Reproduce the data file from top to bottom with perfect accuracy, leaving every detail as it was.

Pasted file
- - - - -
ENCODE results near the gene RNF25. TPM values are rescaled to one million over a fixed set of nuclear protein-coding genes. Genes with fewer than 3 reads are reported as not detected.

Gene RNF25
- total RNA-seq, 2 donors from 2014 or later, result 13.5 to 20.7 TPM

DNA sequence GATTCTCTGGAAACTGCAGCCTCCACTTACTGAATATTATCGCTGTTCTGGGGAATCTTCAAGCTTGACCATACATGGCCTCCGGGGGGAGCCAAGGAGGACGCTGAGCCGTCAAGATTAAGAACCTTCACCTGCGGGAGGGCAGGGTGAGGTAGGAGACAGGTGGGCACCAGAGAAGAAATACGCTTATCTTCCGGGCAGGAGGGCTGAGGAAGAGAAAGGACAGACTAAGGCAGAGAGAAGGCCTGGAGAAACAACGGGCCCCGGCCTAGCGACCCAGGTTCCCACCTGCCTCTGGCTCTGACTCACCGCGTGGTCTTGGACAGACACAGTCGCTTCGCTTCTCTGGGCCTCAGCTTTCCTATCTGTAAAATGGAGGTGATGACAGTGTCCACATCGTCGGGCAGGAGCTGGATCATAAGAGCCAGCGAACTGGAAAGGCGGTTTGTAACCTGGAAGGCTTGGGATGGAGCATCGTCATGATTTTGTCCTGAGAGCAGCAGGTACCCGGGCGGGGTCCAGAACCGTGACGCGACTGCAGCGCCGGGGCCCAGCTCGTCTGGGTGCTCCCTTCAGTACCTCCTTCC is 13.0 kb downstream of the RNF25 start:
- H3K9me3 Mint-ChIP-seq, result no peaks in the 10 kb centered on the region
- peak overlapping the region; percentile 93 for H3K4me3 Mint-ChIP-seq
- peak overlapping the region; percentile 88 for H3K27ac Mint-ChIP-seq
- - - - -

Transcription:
ENCODE results near the gene RNF25. TPM values are rescaled to one million over a fixed set of nuclear protein-coding genes. Genes with fewer than 3 reads are reported as not detected.

Gene RNF25
- total RNA-seq, 2 donors from 2014 or later, result 13.5 to 20.7 TPM

DNA sequence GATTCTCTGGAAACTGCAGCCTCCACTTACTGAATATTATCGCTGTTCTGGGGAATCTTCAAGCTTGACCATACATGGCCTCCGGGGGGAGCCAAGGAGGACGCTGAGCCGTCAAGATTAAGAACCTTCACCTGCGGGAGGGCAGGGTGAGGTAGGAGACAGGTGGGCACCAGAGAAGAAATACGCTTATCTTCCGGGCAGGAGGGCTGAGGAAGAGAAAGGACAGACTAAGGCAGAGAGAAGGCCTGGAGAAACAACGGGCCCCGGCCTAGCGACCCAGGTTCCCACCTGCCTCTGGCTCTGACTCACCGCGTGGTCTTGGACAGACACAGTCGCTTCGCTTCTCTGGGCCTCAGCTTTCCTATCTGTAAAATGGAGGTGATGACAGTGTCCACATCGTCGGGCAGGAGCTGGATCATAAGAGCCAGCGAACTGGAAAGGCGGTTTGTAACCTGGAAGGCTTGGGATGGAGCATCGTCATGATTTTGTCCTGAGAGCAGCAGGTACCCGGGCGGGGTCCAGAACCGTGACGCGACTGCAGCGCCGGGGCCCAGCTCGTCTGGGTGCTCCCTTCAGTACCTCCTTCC is 13.0 kb downstream of the RNF25 start:
- H3K9me3 Mint-ChIP-seq, result no peaks in the 10 kb centered on the region
- peak overlapping the region; percentile 93 for H3K4me3 Mint-ChIP-seq
- peak overlapping the region; percentile 88 for H3K27ac Mint-ChIP-seq